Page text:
The Heart and Stomach of a King: Elizabeth I and the Politics of Sex and Power

The Heart and Stomach of a King: Elizabeth I and the Politics of Sex and Power

The Heart and Stomach of a King: Elizabeth I and the Politics of Sex and Power

The Heart and Stomach of a King: Elizabeth I and the Politics of Sex and Power

Synopsis

In her famous speech to rouse the English troops staking out Tilbury at the mouth of the Thames during the Spanish Armada's campaign, Queen Elizabeth I is said to have proclaimed, "I may have the body of a weak and feeble woman, but I have the heart and stomach of a king." Whether or not the transcription is accurate, the persistent attribution of this provocative statement to England's most studied and celebrated queen illustrates some of the contradictions and cultural anxieties that dominated the collective consciousness of England during a reign that lasted from 1558 until 1603.

In The Heart and Stomach of a King, Carole Levin explores the myriad ways the unmarried, childless Elizabeth represented herself and the ways members of her court, foreign ambassadors, and subjects represented and responded to her as a public figure. In particular, Levin interrogates the gender constructions, role expectations, and beliefs about sexuality that influenced her public persona and the way she was perceived as a female Protestant ruler. With a new introduction that situates the book within the emerging genre of cultural biography, the second edition of The Heart and Stomach of a King offers insight into the continued fascination with Elizabeth I and her reign.

Excerpt

Elizabeth Tudor—better known as Elizabeth I, queen of England from 1558 to 1603—is one of the most studied and mesmerizing historical personages. Her allure has many sources, just as she herself seemed to have many identities: she was an unwanted daughter born to a father who needed a son, she was an innocent political prisoner during her half-sister Mary’s bloody and dramatic reign, she was the Western world’s most eligible and elusive bride. Elizabeth reigned over great cultural flourishing and worked to maintain peace during a time of religious and political unrest in the rest of Europe, but she also served as a staunch protector of her country, defending England from the invading Spanish with, as she stated herself, “the heart and stomach of a king.”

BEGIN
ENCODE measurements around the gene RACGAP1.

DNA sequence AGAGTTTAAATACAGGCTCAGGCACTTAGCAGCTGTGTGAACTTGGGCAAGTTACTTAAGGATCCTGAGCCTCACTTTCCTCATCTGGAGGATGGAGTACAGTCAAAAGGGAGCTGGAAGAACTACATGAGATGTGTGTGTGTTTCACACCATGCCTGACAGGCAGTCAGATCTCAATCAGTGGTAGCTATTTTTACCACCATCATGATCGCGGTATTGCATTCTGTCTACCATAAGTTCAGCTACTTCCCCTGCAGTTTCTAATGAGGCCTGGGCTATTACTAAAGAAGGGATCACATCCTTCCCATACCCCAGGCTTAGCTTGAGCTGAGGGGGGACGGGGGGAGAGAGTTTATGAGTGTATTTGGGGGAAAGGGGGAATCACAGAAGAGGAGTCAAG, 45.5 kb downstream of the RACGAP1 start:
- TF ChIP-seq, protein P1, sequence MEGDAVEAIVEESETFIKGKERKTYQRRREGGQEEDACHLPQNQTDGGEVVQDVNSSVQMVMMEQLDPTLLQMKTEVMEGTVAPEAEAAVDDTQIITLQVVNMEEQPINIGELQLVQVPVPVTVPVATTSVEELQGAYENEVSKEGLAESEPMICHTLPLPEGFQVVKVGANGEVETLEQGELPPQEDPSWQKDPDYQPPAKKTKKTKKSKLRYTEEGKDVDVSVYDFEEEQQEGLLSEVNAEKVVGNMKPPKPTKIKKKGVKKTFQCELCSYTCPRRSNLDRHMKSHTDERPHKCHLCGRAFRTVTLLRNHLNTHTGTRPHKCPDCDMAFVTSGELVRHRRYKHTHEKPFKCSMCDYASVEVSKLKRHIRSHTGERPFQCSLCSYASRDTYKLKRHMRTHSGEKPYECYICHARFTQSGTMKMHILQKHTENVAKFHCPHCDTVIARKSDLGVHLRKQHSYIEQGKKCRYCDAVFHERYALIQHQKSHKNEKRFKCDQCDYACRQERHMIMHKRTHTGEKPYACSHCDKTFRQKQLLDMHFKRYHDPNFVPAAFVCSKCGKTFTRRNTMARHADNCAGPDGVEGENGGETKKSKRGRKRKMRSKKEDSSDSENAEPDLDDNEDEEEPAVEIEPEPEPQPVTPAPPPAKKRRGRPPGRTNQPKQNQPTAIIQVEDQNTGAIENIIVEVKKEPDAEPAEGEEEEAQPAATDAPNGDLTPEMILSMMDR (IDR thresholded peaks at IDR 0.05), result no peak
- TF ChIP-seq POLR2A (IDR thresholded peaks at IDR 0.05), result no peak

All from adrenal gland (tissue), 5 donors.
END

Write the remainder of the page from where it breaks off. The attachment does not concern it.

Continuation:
Perhaps most impressively for a woman on a man’s throne, Elizabeth ruled for almost forty-five years alone. She has often been described as one of the greatest of all English monarchs, and from her age until our own we have wanted to know more about her and her success. The first history of Elizabeth’s life and reign was published by William Camden in Latin in 1615, translated into English in 1625. At the end of the seventeenth century, Edmund Bohun in The Character of Queen Elizabeth claimed that Elizabeth “had been celebrated not only in her times, but in all that have since followed,” concluding that this celebration will continue “to the end of the world.” While this is certainly hyperbole, during the twentieth century more than a thousand nonfiction books in English were published about Elizabeth, with more than twenty released just in the last year. She has also been the subject of novels, plays, and movies, and there are books about her not only for adults but also aimed at a much younger audience, ranging from alphabet books to young adult novels and biographies. People are so fascinated by Elizabeth that her story has been used in a wide range of media, including full-color comic books depicting her defending England from the Spanish Armada and how-to texts suggesting that emulating her actions is a way to be successful in today’s business world.

Why is Elizabeth so endlessly intriguing? Might it be the irony of her success as queen when her father so intensely wanted a son to rule after . . .

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